Though I deeply admired Joan Didion’s essays and fiction and had read Play it as it Lays many times, I avoided her acclaimed memoir when it came out in 2005. The book dealt with the death of her husband of forty years and because I was still reeling from the death of my mother, I didn’t feel I was ready. Even a National Book Award didn’t change my mind.
Perversely, perhaps, I’m ready now when my 102-year-old father is in a slow decline and his hospice nurse is very pessimistic about his chances for pulling out of it. He’s like an abandoned ship without crew or captain, barely recognizable as the man he used to be even into his 90’s.
Seeking catharsis or comfort or something in between, I picked up Didion’s memoir last weekend. It’s a stunning, visceral travelogue into a world anyone of us can enter at a moment: the land of illness, the land of sudden death.
Didion’s novelist husband John Gregory Dunne died after a massive heart attack at dinner one night in New York, at home, and this was soon after they had been visiting their deathly ill daughter at the hospital. She was in an induced coma and there was every possibility she could die.
Years earlier, Didion had written about this terrible kind of unexpected disaster in Play it as it Lays: “In the whole world, there was not as much sedation as there was instantaneous peril.”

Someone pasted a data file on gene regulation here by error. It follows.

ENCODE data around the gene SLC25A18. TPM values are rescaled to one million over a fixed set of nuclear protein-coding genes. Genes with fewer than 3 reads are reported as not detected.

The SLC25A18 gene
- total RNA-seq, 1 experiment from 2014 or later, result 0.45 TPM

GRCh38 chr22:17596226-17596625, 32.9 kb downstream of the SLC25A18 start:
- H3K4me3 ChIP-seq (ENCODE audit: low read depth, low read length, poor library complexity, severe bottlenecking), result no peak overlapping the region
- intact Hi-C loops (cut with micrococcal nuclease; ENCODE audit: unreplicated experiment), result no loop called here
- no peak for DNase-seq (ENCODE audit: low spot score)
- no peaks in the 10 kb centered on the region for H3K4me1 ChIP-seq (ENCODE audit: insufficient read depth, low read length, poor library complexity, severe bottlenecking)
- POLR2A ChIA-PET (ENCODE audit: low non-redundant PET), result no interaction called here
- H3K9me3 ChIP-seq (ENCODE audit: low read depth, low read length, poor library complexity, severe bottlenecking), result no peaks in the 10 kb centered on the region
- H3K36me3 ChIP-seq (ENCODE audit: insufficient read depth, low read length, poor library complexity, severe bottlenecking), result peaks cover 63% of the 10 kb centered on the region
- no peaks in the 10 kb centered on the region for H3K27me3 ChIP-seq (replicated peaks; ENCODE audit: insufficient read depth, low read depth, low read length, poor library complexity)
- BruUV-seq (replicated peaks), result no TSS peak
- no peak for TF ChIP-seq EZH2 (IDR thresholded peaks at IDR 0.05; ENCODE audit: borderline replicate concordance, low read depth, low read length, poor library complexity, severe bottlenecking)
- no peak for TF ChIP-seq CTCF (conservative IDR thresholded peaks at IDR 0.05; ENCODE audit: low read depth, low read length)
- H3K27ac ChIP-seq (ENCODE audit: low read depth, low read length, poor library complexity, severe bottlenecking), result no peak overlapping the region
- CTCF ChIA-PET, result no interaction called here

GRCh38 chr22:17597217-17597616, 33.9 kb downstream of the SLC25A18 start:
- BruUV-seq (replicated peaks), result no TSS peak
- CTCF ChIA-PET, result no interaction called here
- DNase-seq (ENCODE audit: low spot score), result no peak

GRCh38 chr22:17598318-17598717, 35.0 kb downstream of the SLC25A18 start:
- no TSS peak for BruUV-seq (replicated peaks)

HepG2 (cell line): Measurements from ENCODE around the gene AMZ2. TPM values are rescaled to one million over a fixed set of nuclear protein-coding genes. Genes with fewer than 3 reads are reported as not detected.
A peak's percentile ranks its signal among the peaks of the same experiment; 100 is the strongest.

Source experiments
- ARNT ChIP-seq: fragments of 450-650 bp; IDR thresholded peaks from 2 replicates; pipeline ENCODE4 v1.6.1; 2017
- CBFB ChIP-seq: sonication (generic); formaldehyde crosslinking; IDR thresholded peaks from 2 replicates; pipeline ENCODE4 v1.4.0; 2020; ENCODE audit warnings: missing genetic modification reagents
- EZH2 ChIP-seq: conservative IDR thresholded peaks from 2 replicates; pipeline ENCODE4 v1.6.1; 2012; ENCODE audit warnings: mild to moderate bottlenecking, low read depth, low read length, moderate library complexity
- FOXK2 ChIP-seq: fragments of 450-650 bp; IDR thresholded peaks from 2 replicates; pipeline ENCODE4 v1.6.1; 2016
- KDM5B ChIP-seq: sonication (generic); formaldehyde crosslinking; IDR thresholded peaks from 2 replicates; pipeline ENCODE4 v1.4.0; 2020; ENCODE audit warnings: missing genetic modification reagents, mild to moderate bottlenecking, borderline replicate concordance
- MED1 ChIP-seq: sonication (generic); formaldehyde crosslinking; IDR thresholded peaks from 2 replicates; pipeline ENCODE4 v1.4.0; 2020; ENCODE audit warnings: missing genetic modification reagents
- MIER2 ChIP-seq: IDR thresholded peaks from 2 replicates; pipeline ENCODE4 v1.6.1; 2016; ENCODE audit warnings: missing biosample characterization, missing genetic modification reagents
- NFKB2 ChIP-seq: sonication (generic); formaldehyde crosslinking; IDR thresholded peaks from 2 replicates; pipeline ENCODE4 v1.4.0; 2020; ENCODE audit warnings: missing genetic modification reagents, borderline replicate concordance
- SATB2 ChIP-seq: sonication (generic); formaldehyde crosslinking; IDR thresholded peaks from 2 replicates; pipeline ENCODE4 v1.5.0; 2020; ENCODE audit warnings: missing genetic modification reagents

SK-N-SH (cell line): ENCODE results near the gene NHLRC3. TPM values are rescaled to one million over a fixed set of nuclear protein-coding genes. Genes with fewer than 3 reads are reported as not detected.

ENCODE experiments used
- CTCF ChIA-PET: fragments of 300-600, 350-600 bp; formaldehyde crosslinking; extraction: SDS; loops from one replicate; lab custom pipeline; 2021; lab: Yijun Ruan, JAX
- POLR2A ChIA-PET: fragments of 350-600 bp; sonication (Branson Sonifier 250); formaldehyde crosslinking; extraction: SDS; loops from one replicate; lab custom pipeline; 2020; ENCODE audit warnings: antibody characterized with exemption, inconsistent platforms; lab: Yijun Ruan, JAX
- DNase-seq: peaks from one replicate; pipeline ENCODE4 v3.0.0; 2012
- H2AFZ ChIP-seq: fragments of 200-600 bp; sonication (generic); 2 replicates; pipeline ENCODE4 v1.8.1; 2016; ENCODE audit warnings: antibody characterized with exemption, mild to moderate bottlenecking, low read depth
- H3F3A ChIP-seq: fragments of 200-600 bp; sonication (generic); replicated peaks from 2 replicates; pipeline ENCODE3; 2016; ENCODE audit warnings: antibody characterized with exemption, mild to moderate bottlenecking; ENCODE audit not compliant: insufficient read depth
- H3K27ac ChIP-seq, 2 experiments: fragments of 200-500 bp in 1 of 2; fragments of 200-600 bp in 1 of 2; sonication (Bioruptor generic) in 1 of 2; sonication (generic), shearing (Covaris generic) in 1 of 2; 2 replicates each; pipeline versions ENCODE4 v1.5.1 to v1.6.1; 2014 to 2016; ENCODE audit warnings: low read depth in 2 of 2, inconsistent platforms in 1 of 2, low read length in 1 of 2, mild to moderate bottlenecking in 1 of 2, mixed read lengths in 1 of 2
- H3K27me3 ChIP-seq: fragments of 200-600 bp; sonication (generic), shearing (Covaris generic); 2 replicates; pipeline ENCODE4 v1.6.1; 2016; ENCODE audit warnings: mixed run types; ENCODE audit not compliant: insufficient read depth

The book is a meticulous mapping of what happened before and after her husband’s death and her daughter’s hospitalizations as Didion examines the events from various standpoints. Her encounters with medical personal are sometimes discouraging, sometimes bizarre, and when it comes to her daughter’s repeated hospital stays, she had to learn how to ask questions without seeming like a nag or a smart ass. Those times force her to learn about procedures and medications as if she were taking a crash course in a foreign language.
Didion and her husband were deeply connected to each other through their work, never rivals, always collaborators. Their privileged life of writing screenplays in Hawaii, trips abroad, publicity tours, mingling with other celebrities, and eating at famous restaurants was no protection from cataclysmic change. Et in Arcadia ego is ascribed to Virgil: Death is in Arcadia too.
Didion seeks answers or solace or stability through reading sublime poetry and matter-of-fact depictions of illness and death like Sherwin Nuland’s How We Die. And she explores all the ways in which friends tried to help her and assuage her grief. Most mesmerizing is the clear-eyed recounting of how she could not cope with her husband’s death and even denied that it had happened. This kind of trauma is approached as a medical/psychological issue and as a sort of mystery: What was she thinking? How was she thinking–and why?
Didion is like someone who’s just barely survived an earthquake that destroyed her home and is picking through the rubble to see what might not have been lost. The book is harrowing, beautifully written and observed, an unforgettable exploration of grief and loss.
Lev Raphael is the author of the memoir My Germany and twenty-six other books in many genres. His work has been translated into fifteen languages and he currently mentors, coaches, and edits writers at writewithoutborders.com.